For the front screen wall, why wouldn't you put all the front speakers behind the AT fake wall? If you give up the space and go the AT route, that is the whole point: so you don't see speakers and the sound seems to come right from the screen, like in a regular theater.


I'm also a bit confused by your surround speaker placement, as the side surrounds are usually located at the side of, but just a bit behind, the prime seating. Is there some reason for having them a bit in front of your couch area?

Quote:
Originally Posted by rfbrang /forum/post/20851556



New Questions:


What dimensions do I need for a typical equipment closet? I have seen premade in-wall units with covers for unused shelves. How wide/tall do I need??? Vendors???

Many people buy Middle Atlantic or other specially built premade racks, and although they look great they are very expensive, especially for those custom faceplate covers, and not necessary. Unless you really want to achieve that "look" and don't care about the cost I'd just save the money of a MA rack and have an opening framed in under the stairs that you can finish off as you wish (search for show me your rack threads for ideas). The width is usually pretty consistent, since most components have a similar width of something like 17". You obviously want some extra width, and I think most racks have 18" or 21" widths. I went with about 20" wide because that was the widest that I could easily fit given my obstructions (a support beam). The height depends entirely on how much equipment you want to leave room for. Some go tall, but I went with a modest 3' or so. Your call.


Just be certain your finished width - including your finished cabinet wood dimensions - is not less than about 18" or your 17" wide components may not fit!

Quote:
Originally Posted by rfbrang /forum/post/20851556



I would like to put speaker cable outlets at both the top and bottom for each surround speaker location, how high up should I put an outlet, and how far down should I put an upper outlet? Wiring for both gives us upgrade room, and the next owner more flexability.

Not sure I understand what you mean by "bottom." Do you mean surround speakers on the floor? That wouldn't be my choice, especially in a room with one open wall - you risk having people trip over them or at least run into them. Generally see the surround speakers anywhere above ear height when seated, or up to as high as the ceiling depending on specific room limitations.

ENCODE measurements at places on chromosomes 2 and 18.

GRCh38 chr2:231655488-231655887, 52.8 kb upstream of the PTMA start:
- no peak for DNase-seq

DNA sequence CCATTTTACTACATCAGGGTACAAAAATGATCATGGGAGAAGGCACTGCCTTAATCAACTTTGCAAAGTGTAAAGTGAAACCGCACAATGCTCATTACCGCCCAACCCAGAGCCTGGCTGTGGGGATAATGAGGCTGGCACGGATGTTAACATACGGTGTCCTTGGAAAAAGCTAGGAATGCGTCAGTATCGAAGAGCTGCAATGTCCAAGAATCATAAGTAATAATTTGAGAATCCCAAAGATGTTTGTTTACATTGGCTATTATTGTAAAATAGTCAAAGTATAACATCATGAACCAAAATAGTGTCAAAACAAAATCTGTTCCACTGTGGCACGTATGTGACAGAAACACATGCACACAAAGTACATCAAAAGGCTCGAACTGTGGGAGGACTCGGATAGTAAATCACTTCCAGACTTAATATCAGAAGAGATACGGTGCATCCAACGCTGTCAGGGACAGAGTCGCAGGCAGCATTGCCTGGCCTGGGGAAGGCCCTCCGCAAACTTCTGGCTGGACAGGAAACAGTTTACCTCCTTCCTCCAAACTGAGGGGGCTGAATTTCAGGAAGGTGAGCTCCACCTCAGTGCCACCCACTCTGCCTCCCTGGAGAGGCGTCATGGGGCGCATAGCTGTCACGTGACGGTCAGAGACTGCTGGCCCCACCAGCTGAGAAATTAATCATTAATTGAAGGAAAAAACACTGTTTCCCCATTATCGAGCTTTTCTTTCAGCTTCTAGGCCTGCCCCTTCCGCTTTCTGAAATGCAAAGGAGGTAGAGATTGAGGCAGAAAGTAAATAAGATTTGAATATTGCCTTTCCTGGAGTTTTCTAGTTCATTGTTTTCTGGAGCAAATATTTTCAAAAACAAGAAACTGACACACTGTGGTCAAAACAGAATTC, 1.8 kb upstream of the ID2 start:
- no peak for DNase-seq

Quote:
Originally Posted by rfbrang /forum/post/20851556



How far back should the projector power outlet be??? The space is 12ft wide, with a 7'6" ceiling. I'm thinking 100-110" wide screen with the couch ~12 ft back so the rears have propper space to the listener.

Speaker placement relative to your couch is critical, but I'm not sure why you're worried about PJ placement as it affects rear speaker placement. The key thing for PJ placement is throw, and at 12' or so you should be safe with any number of PJs.


Since it's a bit hard to know the exact PJ location until you decide on your exact PJ and how far out the screen wall will come, lots of folks who are doing drywall ceilings simply put up a large piece of plywood in the ceiling in the general area of the planned PJ. This way they have lots of flexibility to easily attache the PJ in the best spot later without worrying now about knowing exactly where that will be. Same applies if you're doing a drop ceiling: some plywood leaves you flexibility to attache it precisely where you wish later without worrying about the floor joist being, say, 6" off from where you want to attach it. Just be sure to also run and provide an outlet in the ceiling nearby for power and cabling - a minimum of HDMI.
 

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One more quick question: what kind of clearance is there between the furnace and the door to the finished part of the basement? It doesn't look like you can even fit past to open the door based on your drawing. What kind of builder would put a furnace right smack dab at the bottom of the stairs like that?



Do you have actual photos of the space you can share?
 

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Discussion Starter #7

Quote:
For the front screen wall, why wouldn't you put all the front speakers behind the AT fake wall? If you give up the space and go the AT route, that is the whole point: so you don't see speakers and the sound seems to come right from the screen, like in a regular theater.

The sump pump will still be in it's own section, without much room for a speaker on that side. I thought of making a trap door above it so I could put a speaker directly above the sump pump, but there is a pvc pipe that sticks up from the well and pumps up to the waste water line. So I'm stuck with the fronts outside the fake wall right??? Any ideas are welcome.

Quote: